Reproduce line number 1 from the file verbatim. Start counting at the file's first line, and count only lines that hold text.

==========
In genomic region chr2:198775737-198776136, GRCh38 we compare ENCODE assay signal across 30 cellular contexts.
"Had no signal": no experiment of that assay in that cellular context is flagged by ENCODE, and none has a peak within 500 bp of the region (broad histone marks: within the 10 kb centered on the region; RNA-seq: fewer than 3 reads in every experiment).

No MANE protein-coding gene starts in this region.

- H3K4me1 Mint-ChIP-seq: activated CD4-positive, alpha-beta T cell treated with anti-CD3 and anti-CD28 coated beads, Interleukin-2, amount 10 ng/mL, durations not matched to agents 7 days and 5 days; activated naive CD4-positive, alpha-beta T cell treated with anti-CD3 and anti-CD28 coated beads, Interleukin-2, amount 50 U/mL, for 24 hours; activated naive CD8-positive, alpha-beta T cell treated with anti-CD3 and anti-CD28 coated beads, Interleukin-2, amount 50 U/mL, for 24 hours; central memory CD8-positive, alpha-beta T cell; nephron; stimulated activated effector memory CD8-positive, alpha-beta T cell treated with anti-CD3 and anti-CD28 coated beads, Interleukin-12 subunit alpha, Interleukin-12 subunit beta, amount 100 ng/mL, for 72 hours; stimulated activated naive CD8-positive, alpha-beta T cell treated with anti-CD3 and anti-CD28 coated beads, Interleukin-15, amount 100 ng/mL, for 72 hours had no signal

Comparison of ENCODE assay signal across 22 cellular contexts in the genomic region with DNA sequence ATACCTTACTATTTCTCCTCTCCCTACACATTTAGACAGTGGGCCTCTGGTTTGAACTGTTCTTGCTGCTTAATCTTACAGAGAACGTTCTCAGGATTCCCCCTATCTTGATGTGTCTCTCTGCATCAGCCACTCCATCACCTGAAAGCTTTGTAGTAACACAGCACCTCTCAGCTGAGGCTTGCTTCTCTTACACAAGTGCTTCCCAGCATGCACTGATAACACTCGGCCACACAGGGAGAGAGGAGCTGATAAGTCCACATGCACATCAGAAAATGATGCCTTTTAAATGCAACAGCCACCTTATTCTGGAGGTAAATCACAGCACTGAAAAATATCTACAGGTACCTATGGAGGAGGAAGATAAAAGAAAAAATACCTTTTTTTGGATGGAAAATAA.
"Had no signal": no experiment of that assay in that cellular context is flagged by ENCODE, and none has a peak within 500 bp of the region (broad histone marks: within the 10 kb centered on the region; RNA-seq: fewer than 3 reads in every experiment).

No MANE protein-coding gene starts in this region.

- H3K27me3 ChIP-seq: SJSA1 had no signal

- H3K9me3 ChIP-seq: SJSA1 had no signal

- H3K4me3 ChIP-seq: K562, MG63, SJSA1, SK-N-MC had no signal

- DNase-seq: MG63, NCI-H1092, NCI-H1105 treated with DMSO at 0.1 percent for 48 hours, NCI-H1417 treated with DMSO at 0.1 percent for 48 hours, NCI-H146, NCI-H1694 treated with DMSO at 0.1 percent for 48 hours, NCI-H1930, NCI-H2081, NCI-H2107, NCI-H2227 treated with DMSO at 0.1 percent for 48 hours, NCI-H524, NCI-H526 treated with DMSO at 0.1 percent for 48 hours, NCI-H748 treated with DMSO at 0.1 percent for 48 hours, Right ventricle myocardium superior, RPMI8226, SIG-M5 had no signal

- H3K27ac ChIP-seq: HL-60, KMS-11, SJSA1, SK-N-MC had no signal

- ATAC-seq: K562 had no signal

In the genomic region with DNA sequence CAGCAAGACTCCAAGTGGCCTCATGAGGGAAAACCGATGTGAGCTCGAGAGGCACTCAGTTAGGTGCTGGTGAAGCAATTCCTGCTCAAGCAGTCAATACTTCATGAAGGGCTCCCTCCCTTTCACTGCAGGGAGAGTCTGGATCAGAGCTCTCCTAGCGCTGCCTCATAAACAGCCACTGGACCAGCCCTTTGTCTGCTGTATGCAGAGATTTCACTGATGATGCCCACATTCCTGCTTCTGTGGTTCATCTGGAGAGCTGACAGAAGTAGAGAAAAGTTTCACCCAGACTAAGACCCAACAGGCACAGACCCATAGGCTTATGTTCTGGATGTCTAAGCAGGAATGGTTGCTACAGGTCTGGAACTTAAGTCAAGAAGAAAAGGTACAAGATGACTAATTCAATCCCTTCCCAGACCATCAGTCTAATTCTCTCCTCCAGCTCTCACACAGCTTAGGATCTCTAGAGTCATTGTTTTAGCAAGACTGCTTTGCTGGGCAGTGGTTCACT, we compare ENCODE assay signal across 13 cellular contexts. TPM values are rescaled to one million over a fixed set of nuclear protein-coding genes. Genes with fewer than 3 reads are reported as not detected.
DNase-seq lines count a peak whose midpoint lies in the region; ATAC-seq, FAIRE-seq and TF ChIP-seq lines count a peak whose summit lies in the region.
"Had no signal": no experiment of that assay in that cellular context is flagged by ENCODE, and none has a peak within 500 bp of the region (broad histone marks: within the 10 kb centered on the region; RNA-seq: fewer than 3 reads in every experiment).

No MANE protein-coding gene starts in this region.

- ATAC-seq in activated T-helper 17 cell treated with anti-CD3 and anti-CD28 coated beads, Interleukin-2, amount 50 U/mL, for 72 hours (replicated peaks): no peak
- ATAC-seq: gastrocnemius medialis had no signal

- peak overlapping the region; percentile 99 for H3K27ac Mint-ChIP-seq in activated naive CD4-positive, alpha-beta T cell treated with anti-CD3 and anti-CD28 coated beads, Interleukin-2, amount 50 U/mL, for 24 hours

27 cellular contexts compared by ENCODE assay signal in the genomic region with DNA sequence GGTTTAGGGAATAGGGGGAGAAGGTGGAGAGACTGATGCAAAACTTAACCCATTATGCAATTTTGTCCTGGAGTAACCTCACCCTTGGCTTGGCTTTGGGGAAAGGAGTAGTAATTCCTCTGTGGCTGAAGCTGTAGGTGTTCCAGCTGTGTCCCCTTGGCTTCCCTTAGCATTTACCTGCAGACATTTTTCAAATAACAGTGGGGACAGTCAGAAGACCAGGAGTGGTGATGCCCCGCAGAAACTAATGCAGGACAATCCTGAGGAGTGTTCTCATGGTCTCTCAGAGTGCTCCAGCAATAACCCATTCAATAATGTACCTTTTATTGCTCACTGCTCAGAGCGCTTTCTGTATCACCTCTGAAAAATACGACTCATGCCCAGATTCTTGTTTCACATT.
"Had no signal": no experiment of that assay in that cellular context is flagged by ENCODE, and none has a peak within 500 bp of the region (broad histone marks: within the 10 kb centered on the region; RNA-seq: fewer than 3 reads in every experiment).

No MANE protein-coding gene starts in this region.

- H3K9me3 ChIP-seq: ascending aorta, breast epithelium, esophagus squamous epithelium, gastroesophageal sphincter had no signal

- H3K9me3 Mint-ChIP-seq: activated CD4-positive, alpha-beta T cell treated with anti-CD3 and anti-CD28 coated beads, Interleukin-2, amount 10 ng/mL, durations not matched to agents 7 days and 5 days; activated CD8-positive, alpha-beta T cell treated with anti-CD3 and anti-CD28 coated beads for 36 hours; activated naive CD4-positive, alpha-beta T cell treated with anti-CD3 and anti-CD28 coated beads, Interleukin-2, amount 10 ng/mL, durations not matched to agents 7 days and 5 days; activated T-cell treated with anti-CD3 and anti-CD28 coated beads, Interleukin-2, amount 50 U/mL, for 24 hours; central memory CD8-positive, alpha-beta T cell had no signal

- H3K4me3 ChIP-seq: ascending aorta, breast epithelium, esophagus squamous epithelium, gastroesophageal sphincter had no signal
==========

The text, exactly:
In genomic region chr2:198775737-198776136, GRCh38 we compare ENCODE assay signal across 30 cellular contexts.